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William Blake (1757–1827). The Poetical Works. 1908.

Selections from ‘The Four Zoas’

[The Woes of Urizen in the Dens of Urthona]

(Four Zoas, Night V, ll. 190–241.)

AH! how shall Urizen the King submit to this dark mansion?

Ah! how is this? Once on the heights I stretch’d my throne sublime.

The mountains of Urizen, once of silver, where the sons of wisdom dwelt,

And on whose tops the virgins sang, are rocks of Desolation.

My fountains, once the haunt of swans, now breed the scaly tortoise,

The houses of my harpers are become a haunt of crows,

The gardens of Wisdom are become a field of horrid graves,

And on the bones I drop my tears, and water them in vain.

Once how I walkèd from my Palace in gardens of delight!

The sons of wisdom stood around, the harpers follow’d with harps,

Nine virgins, cloth’d in light, compos’d the song to their immortal voices,

And at my banquets of new wine my head was crown’d with joy.

Then in my ivory pavilions I slumber’d in the noon,

And walkèd in the silent night among sweet-smelling flowers,

Till on my silver bed I slept, and sweet dreams round me hover’d;

But now my land is darken’d and my wise men are departed.

My songs are turnèd to cries of lamentation

Heard on my mountains, and deep sighs under my palace roofs;

Because the steeds of Urizen, once swifter than the light,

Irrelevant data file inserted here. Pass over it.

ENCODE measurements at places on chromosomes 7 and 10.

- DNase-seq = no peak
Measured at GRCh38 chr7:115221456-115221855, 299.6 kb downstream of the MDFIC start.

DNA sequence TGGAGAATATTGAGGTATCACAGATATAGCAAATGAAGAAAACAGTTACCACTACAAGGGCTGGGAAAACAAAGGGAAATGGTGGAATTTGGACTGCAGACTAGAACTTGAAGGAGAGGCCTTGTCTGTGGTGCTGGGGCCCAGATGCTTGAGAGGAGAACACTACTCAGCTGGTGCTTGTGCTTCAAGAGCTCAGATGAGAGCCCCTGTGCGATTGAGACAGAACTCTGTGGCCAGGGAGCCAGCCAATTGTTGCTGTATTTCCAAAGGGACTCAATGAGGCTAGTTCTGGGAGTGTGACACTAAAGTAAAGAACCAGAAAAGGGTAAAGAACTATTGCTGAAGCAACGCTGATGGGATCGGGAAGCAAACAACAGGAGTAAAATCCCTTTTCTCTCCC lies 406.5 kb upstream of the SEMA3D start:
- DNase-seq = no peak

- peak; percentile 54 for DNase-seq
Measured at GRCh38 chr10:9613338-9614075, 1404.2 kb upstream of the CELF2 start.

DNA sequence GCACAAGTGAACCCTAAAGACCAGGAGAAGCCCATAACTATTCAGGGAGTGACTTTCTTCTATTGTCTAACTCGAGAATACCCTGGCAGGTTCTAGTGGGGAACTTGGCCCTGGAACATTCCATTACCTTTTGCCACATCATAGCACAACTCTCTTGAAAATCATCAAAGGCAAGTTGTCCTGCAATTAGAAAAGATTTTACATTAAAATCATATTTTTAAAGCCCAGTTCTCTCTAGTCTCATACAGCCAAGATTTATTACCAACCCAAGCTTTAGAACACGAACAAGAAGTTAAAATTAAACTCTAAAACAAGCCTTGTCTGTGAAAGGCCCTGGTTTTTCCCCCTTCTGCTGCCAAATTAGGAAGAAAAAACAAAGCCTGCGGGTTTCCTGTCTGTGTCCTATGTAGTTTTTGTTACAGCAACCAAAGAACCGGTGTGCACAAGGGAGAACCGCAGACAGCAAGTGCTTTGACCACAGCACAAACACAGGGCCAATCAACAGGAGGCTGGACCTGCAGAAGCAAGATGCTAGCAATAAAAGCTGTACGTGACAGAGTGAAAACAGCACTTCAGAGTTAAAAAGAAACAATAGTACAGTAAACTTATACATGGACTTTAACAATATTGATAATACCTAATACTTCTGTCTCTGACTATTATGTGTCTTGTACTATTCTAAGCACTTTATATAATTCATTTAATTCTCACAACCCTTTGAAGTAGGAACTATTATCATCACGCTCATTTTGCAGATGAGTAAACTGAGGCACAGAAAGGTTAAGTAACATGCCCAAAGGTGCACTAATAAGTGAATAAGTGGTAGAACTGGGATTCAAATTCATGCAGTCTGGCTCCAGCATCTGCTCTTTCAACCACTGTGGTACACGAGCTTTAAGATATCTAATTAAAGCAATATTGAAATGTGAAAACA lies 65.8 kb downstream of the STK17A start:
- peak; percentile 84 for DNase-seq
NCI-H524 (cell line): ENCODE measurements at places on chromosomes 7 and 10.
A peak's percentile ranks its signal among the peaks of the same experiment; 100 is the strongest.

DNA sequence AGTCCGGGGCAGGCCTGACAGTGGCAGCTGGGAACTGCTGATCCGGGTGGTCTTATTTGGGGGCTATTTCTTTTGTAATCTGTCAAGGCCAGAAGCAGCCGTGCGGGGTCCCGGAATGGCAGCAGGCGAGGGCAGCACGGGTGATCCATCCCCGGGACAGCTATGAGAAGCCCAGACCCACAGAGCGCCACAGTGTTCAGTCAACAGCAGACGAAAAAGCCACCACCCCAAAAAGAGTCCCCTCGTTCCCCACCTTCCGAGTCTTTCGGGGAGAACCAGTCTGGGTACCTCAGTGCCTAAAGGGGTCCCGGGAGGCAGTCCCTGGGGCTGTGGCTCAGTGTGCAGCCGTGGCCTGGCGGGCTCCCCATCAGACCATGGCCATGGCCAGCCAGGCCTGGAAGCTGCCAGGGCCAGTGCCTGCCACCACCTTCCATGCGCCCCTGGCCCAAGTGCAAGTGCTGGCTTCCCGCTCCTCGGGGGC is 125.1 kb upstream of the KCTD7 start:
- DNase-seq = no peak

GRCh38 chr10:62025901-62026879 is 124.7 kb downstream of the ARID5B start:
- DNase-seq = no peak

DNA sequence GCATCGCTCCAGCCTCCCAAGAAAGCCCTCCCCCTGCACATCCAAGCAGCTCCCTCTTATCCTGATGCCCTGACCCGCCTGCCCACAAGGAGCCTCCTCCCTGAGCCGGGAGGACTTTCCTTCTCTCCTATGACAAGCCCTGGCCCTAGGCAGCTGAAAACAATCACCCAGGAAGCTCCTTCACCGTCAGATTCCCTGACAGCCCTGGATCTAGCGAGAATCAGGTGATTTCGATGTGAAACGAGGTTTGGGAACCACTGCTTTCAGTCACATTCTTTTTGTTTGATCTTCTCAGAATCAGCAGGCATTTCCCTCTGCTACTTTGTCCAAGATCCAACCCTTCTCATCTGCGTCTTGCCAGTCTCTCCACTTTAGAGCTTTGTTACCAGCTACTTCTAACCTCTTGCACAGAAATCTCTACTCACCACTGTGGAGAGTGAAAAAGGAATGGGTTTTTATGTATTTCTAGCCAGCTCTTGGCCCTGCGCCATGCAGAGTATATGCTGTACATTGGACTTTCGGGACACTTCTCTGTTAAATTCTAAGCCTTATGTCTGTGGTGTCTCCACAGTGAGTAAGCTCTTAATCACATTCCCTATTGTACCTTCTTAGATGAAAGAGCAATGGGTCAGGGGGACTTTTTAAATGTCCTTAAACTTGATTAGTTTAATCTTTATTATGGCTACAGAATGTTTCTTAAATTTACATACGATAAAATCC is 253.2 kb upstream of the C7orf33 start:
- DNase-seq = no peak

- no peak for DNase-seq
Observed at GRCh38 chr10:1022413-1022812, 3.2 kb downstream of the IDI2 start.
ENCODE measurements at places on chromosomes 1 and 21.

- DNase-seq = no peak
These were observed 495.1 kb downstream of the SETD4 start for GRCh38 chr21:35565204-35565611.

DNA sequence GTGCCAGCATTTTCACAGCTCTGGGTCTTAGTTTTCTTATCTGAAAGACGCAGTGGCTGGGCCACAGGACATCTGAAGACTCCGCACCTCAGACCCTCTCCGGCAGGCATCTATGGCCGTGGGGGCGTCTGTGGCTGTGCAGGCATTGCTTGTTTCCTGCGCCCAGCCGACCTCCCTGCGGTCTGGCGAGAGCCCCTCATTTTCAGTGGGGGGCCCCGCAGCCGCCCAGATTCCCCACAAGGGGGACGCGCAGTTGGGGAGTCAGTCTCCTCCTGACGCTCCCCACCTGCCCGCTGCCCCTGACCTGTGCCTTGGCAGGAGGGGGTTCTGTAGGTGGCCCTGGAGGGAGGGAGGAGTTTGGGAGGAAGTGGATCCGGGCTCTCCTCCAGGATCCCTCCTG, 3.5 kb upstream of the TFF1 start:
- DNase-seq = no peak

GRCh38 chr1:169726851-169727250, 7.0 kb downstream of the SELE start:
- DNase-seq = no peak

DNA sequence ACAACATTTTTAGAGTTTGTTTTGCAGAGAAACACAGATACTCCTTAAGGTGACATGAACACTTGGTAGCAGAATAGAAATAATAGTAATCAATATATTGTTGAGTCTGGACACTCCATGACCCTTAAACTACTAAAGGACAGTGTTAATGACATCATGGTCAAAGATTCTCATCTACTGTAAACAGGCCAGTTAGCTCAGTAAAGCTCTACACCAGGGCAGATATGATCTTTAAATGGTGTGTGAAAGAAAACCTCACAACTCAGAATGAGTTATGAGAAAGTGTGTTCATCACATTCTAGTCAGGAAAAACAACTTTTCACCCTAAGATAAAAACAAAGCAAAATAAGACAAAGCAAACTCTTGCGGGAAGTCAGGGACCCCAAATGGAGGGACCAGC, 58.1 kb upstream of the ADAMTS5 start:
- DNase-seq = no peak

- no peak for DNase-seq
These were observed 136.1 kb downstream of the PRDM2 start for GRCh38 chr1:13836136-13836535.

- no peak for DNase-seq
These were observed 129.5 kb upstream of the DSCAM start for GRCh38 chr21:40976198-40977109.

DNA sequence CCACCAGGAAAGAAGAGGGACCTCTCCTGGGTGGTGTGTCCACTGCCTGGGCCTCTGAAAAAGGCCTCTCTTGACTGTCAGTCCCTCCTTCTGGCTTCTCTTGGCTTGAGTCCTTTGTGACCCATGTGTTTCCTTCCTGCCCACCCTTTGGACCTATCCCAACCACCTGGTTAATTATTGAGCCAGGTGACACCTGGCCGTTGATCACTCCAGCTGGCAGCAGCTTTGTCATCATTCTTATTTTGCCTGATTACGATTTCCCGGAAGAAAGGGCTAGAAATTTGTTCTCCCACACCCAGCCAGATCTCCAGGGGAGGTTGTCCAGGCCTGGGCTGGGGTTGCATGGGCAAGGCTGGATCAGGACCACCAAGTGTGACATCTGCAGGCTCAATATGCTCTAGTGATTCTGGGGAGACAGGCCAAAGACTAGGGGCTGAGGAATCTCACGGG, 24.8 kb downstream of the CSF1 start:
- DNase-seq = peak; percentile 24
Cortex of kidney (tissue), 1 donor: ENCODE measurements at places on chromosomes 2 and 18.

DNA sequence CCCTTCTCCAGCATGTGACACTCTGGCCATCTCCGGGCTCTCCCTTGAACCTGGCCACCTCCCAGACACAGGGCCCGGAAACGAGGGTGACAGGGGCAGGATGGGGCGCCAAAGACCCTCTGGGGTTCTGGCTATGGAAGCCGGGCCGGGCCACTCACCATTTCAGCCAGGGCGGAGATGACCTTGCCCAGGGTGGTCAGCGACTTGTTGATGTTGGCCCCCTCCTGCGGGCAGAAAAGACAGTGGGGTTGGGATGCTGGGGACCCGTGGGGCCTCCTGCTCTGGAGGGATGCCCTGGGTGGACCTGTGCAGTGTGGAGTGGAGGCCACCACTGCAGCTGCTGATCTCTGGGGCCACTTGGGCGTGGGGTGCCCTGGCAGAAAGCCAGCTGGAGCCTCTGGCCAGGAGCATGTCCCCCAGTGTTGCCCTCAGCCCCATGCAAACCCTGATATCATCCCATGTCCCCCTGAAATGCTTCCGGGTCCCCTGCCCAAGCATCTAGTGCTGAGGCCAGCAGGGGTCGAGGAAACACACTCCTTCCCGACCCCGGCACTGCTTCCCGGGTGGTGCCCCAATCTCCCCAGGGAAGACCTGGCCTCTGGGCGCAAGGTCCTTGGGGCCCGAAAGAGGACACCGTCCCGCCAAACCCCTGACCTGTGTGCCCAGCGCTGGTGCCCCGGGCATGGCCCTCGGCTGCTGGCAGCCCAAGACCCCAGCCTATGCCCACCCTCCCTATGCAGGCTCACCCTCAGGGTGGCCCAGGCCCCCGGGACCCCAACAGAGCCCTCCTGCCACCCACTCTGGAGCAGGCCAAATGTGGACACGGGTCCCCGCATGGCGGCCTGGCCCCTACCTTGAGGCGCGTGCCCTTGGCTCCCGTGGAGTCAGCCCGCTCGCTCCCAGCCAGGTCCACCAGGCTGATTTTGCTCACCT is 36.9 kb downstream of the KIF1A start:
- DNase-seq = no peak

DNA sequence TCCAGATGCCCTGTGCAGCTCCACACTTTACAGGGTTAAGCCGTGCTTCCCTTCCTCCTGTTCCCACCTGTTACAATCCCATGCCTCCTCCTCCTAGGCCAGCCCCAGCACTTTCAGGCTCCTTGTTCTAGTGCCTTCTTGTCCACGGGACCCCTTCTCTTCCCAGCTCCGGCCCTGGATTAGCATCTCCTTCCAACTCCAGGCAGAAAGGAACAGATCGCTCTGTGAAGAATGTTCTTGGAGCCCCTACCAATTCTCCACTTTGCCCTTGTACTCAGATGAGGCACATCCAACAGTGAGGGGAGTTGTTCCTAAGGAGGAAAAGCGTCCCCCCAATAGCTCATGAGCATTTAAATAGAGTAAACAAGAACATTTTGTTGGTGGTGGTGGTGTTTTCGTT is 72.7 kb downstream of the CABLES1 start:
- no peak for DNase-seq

Were kept back from my Lord and from his chariot of mercies.

O! did I keep the horses of the Day in silver pastures!

O! I refus’d the Lord of Day the horses of his Prince!

O! did I close my treasuries with roofs of solid stone,

And darken all my palace walls with envyings and hate!

O fool! to think that I could hide from his all-piercing eyes

The gold and silver and costly stones, his holy workmanship.

O fool! could I forget the light that fillèd my bright spheres

Was a reflection of his face who call’d me from the deep!

I well remember, for I heard the mild and holy voice

Saying: ‘O Light, spring up and shine,’ and I sprang up from the deep.

He gave to me a silver sceptre, and crown’d me with a golden crown,

And said: ‘Go forth and guide my Son who wanders on the ocean.’

I went not forth: I hid myself in black clouds of my wrath:

I call’d the stars around my feet in the night of councils dark;

The stars threw down their spears, and fled naked away.

We fell: I seiz’d thee, dark Urthona, in my left hand, falling,

I seiz’d thee, beauteous Luvah; thou art faded like a flower,

And like a lily thy wife Vala, wither’d by winds.

When thou didst bear the golden cup at the immortal tables,

Thy children smote their fiery wings, crown’d with the gold of Heaven.

Thy pure feet stept on the steps divine, too pure for other feet,

And thy fair locks shadow’d thine eyes from the divine effulgence.

Then thou didst keep with strong Urthona the living gates of Heaven;

But now thou art bow’d down with him, even to the gates of Hell.

Because thou gavest Urizen the wine of the Almighty

For steeds of Light, that they might run in thy golden chariot of pride,

I gave to thee the steeds. I pour’d the stolen wine,

And, drunken with the immortal draught, fell from my throne sublime.

I will arise, explore these dens, and find that deep pulsation

That shakes my caverns with strong shudders. Perhaps this is the Night

Of Prophecy, and Luvah hath burst his way from Enitharmon.

When Thought is clos’d in Caves, then Love shall show its root in deepest Hell.